The Regional Court of Dortmund estimated a minimum cartel overcharge of 15% of the net price on the sole basis of the fine notice and additional factual circumstances without consulting an expert opinion or applying any of the usual econometric methods for cartel damage analysis (judgement of 30 September 2020, Ref. 8 O 115/14 (Kart)).
Cartel agreements often last for a long period of time and can affect a large number of market players at different market levels. It is therefore not surprising that, after the announcement of a fine decision, a large number of potentially affected parties file follow-on claims seeking financial compensation for their (assumed) cartel damage. However, follow-on litigation is economically highly complex. Even though, under section 33b of the German Competition Act (‘GWB’), decisions of a competition authority finding a competition violation have binding effect, the plaintiffs must in principle prove that this violation has led to measurable damage in form of an overcharge on the hypothetical cartel free price. On the one hand, regarding many cartels, the proof that the competition violation led to a cartel return and thus to some damage on the opposite side of the market is facilitated by a factual presumption (for recent competition violations there is even a legal presumption of damage under section 33a (2) GWB). On the other hand, German law – unlike some other legal systems – does not provide for the presumption of a certain minimum amount of damage caused by a cartel. However, the court has the possibility to estimate the amount of damages incurred by applying section 287 of the German Code of Civil Procedure (‘ZPO’) under the condition that the estimate is based on relevant and proven facts. Up to now, it has been common opinion that, in follow-on proceedings, the econometric calculation of the hypothetical cartel-free market price – and thus a highly complex and expensive expert opinion to be provided by the plaintiffs – would provide the relevant facts for the judicial estimation of the cartel damage. Obtaining such an expert opinion is challenging for many reasons and is one of the major hurdles in the enforcement of follow-on claims. In fact, even though several follow-on proceedings have produced basic judgments in favour of the claimants stating that some cartel damage has resulted from the competition violation, there are very few judgments on the amount of cartel damages. In its newest judgement, the Regional Court of Dortmund is now taking a different approach, which might enable cartel victims to receive compensation for their follow-on damages more quickly.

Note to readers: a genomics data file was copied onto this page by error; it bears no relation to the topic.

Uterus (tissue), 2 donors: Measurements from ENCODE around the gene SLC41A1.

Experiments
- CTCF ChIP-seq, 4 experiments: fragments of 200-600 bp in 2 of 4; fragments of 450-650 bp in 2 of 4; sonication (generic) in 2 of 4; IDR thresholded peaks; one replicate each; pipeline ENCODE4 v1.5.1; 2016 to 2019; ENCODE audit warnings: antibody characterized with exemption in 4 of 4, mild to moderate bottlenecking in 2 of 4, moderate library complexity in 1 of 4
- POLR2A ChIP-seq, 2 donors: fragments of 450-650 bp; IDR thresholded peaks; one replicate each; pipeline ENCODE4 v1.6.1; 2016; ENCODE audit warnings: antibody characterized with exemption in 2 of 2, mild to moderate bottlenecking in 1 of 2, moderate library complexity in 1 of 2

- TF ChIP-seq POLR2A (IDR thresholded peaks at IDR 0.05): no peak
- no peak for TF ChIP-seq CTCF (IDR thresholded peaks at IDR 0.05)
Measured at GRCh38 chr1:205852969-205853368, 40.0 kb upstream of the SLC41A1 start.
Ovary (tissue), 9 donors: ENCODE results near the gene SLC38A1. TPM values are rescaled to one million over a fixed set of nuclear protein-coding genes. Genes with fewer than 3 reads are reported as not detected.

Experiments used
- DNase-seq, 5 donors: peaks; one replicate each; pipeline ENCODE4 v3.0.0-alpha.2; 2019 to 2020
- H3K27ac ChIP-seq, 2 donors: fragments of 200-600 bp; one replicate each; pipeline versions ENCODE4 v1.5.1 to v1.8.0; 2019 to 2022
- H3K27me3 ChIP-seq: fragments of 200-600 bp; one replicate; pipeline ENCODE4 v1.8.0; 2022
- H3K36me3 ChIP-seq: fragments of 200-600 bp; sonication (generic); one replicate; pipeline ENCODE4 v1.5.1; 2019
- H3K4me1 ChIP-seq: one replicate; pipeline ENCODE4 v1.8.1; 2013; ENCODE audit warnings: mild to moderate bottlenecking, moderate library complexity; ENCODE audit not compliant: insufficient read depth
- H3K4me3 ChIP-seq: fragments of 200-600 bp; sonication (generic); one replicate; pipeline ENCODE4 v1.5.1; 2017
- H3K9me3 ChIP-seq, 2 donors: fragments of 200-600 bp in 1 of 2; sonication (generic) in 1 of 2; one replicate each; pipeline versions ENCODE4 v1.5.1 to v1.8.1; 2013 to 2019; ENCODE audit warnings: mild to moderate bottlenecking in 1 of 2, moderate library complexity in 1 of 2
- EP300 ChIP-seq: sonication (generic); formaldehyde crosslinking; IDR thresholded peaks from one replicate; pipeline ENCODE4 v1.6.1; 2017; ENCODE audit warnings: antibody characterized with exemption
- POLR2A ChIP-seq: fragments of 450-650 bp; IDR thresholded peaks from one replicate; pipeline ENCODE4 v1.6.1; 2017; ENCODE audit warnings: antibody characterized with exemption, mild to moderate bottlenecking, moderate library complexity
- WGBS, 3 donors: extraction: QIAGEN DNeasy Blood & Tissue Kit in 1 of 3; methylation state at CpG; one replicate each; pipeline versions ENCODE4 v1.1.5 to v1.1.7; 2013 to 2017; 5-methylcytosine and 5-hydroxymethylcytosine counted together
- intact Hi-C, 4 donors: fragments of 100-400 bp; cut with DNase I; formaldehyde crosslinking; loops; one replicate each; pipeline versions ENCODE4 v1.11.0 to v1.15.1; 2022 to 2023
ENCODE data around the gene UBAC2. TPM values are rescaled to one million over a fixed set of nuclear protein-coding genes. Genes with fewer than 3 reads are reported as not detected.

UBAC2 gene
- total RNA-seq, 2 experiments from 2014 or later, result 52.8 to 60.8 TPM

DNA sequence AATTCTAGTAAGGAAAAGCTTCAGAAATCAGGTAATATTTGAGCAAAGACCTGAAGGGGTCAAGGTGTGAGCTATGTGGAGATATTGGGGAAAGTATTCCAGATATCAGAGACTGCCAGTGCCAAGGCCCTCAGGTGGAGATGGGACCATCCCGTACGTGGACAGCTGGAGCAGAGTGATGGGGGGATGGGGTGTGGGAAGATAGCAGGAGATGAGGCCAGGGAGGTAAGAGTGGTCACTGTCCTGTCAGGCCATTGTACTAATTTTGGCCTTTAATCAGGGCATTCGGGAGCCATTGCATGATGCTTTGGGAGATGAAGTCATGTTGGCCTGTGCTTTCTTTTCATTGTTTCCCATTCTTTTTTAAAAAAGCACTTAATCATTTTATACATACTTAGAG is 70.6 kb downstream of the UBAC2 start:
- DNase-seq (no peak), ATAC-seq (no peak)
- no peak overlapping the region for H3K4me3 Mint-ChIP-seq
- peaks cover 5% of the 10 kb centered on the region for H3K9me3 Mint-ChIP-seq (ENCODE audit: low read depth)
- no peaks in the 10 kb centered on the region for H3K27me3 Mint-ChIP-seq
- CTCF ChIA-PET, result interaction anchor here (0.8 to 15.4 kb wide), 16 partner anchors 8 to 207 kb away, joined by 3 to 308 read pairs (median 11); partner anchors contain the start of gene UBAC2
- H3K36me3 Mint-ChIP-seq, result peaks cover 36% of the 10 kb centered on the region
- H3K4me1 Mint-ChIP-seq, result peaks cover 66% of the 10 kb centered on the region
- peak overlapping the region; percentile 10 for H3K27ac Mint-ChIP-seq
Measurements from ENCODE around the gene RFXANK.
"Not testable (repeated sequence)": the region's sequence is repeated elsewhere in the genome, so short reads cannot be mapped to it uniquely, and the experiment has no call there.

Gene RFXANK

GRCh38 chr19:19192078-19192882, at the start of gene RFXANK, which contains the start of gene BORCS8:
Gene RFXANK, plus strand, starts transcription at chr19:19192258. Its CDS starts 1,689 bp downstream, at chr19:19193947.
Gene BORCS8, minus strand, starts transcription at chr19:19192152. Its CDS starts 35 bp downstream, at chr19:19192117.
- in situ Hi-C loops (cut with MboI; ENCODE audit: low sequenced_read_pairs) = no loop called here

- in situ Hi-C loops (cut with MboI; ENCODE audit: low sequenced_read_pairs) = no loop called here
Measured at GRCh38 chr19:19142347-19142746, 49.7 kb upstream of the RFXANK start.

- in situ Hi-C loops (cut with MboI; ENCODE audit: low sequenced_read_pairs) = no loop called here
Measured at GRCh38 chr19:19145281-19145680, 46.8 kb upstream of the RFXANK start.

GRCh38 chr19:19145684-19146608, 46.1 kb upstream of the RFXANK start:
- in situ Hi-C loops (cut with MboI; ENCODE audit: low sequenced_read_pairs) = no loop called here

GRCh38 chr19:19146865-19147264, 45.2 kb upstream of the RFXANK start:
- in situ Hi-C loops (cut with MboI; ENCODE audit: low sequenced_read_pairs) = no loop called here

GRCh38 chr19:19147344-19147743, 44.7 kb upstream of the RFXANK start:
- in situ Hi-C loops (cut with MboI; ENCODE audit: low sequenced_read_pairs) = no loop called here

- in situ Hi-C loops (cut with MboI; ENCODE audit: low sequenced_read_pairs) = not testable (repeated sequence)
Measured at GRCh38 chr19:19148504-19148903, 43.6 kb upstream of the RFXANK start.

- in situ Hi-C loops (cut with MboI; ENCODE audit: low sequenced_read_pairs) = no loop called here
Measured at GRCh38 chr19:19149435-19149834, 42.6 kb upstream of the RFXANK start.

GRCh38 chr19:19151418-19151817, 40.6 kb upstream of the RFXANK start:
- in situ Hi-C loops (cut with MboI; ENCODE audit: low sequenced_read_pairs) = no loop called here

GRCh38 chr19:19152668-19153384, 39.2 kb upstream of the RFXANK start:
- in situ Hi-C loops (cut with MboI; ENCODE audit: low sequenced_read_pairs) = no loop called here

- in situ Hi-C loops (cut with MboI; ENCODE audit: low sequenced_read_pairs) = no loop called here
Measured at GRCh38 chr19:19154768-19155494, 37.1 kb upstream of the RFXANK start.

The court´s decision related to the so-called rail cartel and concerned an action for damages brought by a public-law corporation in connection with various transactions. Once the court, by applying a presumption of facts, affirms the existence of damage, it also considers that the close connection to the existence of damage immediately opens the door to estimating the amount of damage incurred. Applying section 287 (2) ZPO, the court estimates the amount of damages solely on the basis of the circumstances of the competition infringement ‘coupled with an overall view of other aspects of the facts’. In the court’s view, all current methods of econometric damage calculation are associated with serious uncertainties and disadvantages for the claimants and would in any event only provide the basis for an approximate estimation of the cartel overcharge. The court lists the weaknesses of the three common econometric approaches used to determine the fictive competitive price (comparative market analysis, cost-based price review and comparative analysis within the market) and adds that the exorbitantly high costs (at least six-digit sum) for the preparation of these expert opinions would be disproportionate to the value of the claim at issue (EUR 385 540.80 plus interest). Therefore, an estimate of damages on the basis of econometric expert opinions is, in the opinion of the Regional Court of Dortmund, unsuitable for the effective enforcement of follow-on claims.
The court finds that the overall assessment of all relevant aspects of each acquisition results in a cartel-related overcharge of 15% of the net price. The court takes into account facts arising in particular from the nature, content and scope of the cartel agreement at issue and the details of its implementation. The following criteria are taken into account: